There is a reason for everything in the aviation industry. From the number of crews in an aircraft to the type of meal both the pilots consume. And the numbers and letters you see on your boarding pass are no random combination. Every airline uses a specific system to scribe letters and numbers to every flight.
The letter combinations are always alphanumeric. For example, Air Asia Uses AK, Malaysia Airlines uses MH, Malindo OD, etc.
Although each airline has its own rules. They are not allowed to use more than 4 digit numbers which are from 1 to 9999. They can assign each number however they want it as long as its a combination of two alphabets and not more than 4 numbers. How these numbers bring significance to the operation of an airline. As passengers, it does not mean anything to us.
A flight number, when combined with the name of the airline and the date, identifies a particular flight. This callsign should not be confused with the tail number of the aircraft, although both can be used as a call-sign as used in general aviation. A particular aircraft may fly several different flights in one day, and different aircraft may be used for the same flight number on successive days. A number of conventions have been developed for defining flight numbers, although these vary widely from airline to airline.
Eastbound and northbound flights are traditionally assigned even numbers, while westbound and southbound flights have odd numbers.
For Example, SQ516 Operates from Singapore To Kolkata. 516 is an even number which means its either operating towards NORTH/WEST and returns flight is going to be +1 (SQ517) as it is going to be in the reciprocal direction
Other airlines will use an odd number for an outbound flight and use the next even number for the reverse inbound flight.
For destinations served by multiple flights per day, numbers tend to increase during the day. Hence, a flight from point A to point B might be flight 6266 and the return flight from B to A would be 6227, while the next pair of flights on the same route would usually be assigned codes 6228 and 6229.
Generally, the lower the flight number, the more important that route is to the airline. The very important flight number likely relates to the airline’s history. Malaysia Airlines’ very first important destination is London is MH01.
Interesting points to add, airlines usually will retire particular flight numbers that involve in major tragedy.
MH will use single to triple digits flight numbers for regional and international flights and 4-digits flight numbers for domestic flights.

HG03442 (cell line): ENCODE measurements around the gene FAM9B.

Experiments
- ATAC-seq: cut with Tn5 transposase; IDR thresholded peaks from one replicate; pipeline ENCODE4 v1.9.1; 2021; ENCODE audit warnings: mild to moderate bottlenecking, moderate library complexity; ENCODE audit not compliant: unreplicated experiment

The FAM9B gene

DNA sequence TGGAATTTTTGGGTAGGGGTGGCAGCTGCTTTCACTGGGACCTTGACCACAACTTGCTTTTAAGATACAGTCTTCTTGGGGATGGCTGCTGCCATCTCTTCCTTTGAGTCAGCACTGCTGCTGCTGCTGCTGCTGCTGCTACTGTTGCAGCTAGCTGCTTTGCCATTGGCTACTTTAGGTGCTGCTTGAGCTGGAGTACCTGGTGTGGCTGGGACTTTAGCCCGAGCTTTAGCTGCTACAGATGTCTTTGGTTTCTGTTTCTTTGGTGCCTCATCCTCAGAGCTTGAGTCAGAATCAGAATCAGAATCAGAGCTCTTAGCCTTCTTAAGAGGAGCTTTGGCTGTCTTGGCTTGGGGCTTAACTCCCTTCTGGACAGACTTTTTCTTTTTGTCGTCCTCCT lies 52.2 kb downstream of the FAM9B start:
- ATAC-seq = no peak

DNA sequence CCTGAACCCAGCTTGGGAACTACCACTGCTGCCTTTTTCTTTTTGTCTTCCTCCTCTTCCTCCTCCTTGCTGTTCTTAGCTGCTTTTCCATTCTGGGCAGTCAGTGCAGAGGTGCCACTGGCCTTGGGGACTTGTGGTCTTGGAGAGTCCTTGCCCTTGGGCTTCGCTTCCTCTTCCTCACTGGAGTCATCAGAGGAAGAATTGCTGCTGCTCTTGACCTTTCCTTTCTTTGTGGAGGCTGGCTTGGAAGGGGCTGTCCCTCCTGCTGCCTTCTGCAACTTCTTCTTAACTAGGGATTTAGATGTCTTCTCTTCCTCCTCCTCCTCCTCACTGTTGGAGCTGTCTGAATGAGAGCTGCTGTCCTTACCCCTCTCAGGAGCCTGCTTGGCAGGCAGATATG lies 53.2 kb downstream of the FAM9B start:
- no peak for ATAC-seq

Due to superstition, they don’t really operate on 13 or 666. Certain flight numbers may not be used due to certain incidents such as AA11 after the September 11, 2011, attack. To be closer, it would the MH370 & MH17 tragedy.
What about code-sharing flights?
You bought a ticket for a flight. You show up to the airport and find your flight number on the departures board. So far, everything is normal. But when you show up to the gate, the airline you thought you were flying is nowhere to be seen and it’s a different airline’s logo on the side of the plane. You just experienced codeshare.
This provides clearer routing for the customer, allowing a customer to book travel from point A to C through point B under one carrier’s code, instead of a customer booking from point A to B under one code, and from point B to C under another code. This is not only a superficial addition as cooperating airlines also strive to synchronize their schedules.
There are several types of code-sharing arrangements:
- Block space codeshare: A commercial (marketing) airline purchases a fixed number of seats from the administrating (operating/prime) carrier. A fixed price is typically paid, and the seats are kept away from the administrating carrier’s inventory. The marketing airline decides on its own which booking classes the seats are sold in (the block of seats are optimised just like another aircraft cabin).
- Free flow codeshare: The airlines’ inventory and reservation systems communicate in real-time by messaging, commonly IATA AIRIMP/PADIS messaging (TTY and EDIFACT). A booking class mapping is defined between the airlines. No seats are locked to any of the airlines, and any airline can sell any number of seats.
- Capped free flow: Basically the same as above, but a capping (maximum number of seats) are defined for each of the marketing airlines participating in the codeshare with the administrating carrier.